July promises to be fun. He takes me to the park, buys us a snow cone, and proceeds to tell me stories of him growing up in three different continents while we lap up the ice in the deliciously warm afternoon. I take him to my local bar, the one where the bartender knows me by the way I strut to the counter, and place an order for two glasses of Mojito. The bartender looks at me quizzically, as if asking me what happened to the tequila shots I usually order. I give him a smile and tell him I'm past tequila shots.
August takes me by surprise. A bouquet of bright and sunny daffodils sits at my desk on my birthday. I pick up the card. It isn't from him. It's from you. Call me, you wrote, in your scrawly handwriting on black ink. You left me a new phone number. Why? Why now? I pick up the phone and punch the first digit, but then I slam the receiver down, more so in fear and confusion than in anger. What are you doing to me what are you doing to me what are you doing to me.
The breeze is gentle in September. His plane leaves in five hours, and he will be gone for five months. Only five months, he tells me, but I know, it will no longer be the same. I will no longer be the girl who reads Kierkegaard, and he no longer the boy who reads Marcus Zusak. At the airport, I cling to his every pore, wanting to remember his aftershave, memorising the textures of his cotton shirt and the way it lingers against his back, and trying in vain to recall the color of his eyes, because the funny thing is, as soon as his plane took flight, I cannot, for the life of me, remember if his eyes were emerald or turquoise or blue. You see, everything about him is too right. His eyes too soft, his voice too husky, his personality too charming, his poetry too alluring. But he isn't you.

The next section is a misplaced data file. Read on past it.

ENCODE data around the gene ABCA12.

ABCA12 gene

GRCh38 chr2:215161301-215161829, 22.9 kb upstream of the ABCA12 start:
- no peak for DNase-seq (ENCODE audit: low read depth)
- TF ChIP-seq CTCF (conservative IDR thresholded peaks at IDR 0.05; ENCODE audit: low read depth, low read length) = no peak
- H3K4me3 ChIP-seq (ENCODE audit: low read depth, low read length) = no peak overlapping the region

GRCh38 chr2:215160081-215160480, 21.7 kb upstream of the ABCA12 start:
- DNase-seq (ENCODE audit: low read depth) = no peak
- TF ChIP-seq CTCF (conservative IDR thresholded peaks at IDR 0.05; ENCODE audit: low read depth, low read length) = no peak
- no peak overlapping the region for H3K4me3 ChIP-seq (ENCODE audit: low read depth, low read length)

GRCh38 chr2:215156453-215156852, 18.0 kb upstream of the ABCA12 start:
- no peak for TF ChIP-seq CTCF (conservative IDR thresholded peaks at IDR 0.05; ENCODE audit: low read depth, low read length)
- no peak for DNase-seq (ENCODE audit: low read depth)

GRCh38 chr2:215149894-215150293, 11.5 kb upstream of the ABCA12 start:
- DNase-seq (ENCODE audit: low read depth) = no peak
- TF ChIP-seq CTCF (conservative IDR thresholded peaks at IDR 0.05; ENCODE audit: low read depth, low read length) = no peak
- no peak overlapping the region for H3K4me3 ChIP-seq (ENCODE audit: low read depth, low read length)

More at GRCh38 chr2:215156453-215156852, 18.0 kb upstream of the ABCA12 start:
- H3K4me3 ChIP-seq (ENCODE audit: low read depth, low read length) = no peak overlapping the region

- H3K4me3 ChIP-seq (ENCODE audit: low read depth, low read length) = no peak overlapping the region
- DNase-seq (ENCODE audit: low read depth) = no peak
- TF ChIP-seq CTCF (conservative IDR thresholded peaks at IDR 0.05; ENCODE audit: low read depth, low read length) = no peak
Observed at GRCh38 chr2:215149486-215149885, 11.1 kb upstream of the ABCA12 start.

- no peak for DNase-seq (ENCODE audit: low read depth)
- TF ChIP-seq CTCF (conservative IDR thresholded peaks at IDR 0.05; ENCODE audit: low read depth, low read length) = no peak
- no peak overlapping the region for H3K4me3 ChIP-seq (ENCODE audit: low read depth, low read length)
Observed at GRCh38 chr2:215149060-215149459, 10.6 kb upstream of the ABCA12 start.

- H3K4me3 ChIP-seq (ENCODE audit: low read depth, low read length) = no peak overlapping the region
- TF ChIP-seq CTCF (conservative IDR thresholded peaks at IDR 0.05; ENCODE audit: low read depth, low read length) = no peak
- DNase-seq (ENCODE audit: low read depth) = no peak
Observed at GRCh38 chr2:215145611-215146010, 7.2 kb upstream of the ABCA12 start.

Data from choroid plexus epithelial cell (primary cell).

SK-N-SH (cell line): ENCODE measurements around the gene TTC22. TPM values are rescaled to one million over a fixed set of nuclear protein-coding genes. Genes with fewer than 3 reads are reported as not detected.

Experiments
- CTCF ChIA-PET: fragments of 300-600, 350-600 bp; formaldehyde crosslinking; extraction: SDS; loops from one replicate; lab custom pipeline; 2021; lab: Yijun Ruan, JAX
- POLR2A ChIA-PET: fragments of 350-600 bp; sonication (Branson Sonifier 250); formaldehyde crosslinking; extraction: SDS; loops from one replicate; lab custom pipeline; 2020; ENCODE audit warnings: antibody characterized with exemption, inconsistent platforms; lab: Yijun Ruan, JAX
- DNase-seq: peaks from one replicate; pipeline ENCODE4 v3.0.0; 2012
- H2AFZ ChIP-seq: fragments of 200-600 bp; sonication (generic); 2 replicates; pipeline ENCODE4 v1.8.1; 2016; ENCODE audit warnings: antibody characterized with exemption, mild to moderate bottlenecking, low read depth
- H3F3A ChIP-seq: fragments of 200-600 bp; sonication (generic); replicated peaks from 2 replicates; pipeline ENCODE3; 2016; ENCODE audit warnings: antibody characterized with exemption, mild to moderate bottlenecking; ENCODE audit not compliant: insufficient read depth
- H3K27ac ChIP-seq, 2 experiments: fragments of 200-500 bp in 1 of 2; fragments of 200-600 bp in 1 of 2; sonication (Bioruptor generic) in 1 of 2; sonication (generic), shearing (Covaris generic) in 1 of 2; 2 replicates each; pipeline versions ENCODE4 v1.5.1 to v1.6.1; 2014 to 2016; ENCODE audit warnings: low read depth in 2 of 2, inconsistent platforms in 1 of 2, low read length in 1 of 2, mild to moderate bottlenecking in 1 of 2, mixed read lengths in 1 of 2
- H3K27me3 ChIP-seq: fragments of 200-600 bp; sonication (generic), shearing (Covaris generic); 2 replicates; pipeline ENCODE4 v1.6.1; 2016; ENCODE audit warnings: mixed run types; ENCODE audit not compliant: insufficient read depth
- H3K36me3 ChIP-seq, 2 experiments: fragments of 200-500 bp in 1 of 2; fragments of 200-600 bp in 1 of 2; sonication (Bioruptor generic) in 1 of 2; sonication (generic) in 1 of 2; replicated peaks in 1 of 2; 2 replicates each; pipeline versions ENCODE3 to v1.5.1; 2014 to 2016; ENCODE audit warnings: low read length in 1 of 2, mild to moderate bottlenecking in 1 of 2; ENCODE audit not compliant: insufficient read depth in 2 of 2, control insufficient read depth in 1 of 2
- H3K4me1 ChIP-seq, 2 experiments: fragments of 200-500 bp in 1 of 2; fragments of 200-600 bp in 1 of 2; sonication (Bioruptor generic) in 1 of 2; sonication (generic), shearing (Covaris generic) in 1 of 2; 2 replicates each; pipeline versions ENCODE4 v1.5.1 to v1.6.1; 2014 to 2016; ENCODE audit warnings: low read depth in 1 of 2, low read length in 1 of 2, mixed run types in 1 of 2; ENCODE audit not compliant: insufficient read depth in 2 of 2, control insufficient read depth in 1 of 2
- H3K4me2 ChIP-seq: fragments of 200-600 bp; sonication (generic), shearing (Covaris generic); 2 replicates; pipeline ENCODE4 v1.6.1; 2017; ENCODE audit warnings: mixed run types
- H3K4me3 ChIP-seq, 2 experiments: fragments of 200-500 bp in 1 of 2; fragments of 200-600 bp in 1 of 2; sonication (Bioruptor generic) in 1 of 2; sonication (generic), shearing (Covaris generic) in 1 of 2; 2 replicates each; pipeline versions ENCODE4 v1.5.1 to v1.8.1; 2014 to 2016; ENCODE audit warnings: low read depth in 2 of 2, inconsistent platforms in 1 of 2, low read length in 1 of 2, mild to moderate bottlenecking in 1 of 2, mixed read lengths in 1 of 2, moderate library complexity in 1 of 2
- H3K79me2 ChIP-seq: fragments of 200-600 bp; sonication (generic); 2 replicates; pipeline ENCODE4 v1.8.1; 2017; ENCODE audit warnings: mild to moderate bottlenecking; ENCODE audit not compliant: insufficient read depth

October sends a lonely shiver through my spine. I am lying in my bed, counting the stars outside the window. My thoughts are scattered in disarray, like the stars in the night sky. He is gone, and I don't know if I should call you. The night you left-- softly as the lilac blooms in the garden, and swiftly as the fox which roams in it at midnight-- felt like a a period of rude awakening, as if you'd left a marker delineating the years With You and the months After You. Where are you now?
November frightens me with its downpour. It seems to be drowning my soul, and my entire existence. I get off the train and as I step outside the station, I see a familiar silhouette holding an umbrella, glancing my way. You look at me, at my rain-drenched state, and take a stride towards me. You pick me up and sway me in your arms, the umbrella long dropped to the ground, long forgotten. We are soaked to the bone, you and I, but this time, maybe this time, we won't catch a chill, and we'd be alright, all the way till the end of December.
(Photo credit: Tumblr)